Access to and use of health services among undocumented Mexican immigrants in a US urban area

Arijit Nandi, Sandro Galea, Gerald Lopez, Vijay Nandi, Stacey Strongarone, Danielle C. Ompad

Research output: Contribution to journalArticle

Abstract

Objectives. We assessed access to and use of health services among Mexican-born undocumented immigrants living in New York City in 2004. Methods. We used venue-based sampling to recruit participants from locations where undocumented immigrants were likely to congregate. Participants were 18 years or older, born in Mexico, and current residents of New York City. The main outcome measures were health insurance coverage, access to a regular health care provider, and emergency department care. Results. In multivariable models, living in a residence with fewer other adults, linguistic acculturation, higher levels of formal income, higher levels of social support, and poor health were associated with health insurance coverage. Female gender, fewer children, arrival before 1997, higher levels of formal income, health insurance coverage, greater social support, and not reporting discrimination were associated with access to a regular health care provider. Higher levels of education, higher levels of formal income, and poor health were associated with emergency department care. Conclusions. Absent large-scale political solutions to the challenges of undocumented immigrants, policies that address factors shown to limit access to care may improve health among this growing population.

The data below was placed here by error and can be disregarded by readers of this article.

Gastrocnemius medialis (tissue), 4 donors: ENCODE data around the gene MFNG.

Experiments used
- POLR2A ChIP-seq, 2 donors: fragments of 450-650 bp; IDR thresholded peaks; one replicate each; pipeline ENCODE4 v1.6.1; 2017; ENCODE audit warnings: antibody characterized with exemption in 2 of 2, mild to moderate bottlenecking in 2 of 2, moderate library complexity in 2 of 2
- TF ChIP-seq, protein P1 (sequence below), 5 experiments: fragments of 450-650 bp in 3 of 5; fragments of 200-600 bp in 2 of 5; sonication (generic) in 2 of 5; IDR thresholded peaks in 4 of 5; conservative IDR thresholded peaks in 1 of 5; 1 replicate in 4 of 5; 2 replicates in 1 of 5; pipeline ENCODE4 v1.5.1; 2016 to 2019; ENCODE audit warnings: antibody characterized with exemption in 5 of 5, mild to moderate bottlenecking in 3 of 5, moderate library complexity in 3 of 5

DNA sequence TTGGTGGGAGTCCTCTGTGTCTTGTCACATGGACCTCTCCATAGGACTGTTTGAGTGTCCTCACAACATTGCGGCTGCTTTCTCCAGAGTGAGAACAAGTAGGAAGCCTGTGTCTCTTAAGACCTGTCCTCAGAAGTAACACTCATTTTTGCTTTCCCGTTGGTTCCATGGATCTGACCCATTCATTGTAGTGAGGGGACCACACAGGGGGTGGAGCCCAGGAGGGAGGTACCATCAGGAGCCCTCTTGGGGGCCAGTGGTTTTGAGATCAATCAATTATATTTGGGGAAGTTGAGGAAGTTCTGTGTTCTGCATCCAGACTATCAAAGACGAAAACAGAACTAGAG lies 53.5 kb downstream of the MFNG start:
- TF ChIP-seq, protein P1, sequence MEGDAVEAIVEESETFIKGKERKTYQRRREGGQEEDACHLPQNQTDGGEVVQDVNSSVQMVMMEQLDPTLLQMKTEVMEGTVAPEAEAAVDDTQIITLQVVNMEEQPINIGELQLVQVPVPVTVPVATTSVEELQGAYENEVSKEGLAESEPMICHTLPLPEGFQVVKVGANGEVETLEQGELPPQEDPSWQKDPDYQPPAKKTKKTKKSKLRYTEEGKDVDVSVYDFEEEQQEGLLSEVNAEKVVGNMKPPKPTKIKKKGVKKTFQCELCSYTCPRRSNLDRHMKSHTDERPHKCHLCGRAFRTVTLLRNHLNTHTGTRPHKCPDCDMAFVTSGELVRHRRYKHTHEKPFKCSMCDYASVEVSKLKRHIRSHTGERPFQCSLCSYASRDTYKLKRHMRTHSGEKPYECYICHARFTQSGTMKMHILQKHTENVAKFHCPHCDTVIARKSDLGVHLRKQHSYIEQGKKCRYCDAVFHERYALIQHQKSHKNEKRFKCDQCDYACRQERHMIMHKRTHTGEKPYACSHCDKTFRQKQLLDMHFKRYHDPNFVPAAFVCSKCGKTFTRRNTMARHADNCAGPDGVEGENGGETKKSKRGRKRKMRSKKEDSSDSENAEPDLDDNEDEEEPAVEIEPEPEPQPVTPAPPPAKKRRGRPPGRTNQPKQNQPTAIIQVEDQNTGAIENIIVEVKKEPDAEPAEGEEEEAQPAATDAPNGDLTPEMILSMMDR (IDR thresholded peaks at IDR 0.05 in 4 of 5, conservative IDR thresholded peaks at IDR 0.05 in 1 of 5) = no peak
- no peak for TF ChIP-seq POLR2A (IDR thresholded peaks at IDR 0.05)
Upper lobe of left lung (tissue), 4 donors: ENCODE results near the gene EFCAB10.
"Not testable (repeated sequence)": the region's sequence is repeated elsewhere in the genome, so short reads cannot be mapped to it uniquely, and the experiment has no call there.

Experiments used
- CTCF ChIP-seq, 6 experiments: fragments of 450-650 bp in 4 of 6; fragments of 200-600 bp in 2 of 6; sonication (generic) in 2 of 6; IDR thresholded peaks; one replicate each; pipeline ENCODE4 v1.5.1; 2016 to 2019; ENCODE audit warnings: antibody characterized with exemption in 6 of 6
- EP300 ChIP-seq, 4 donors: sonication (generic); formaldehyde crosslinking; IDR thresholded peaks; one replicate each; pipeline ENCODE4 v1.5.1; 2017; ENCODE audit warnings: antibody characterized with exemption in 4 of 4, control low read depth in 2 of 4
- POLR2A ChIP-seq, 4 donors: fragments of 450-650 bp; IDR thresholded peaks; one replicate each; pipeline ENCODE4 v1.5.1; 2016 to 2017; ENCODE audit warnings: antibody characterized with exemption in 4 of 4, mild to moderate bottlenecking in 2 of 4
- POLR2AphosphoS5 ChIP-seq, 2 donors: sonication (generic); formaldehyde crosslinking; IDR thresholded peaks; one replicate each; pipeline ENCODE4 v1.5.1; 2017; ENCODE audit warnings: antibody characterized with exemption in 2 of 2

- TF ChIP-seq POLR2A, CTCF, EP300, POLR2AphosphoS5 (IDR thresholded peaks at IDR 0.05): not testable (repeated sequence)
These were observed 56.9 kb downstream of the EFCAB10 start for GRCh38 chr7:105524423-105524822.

Original languageEnglish (US)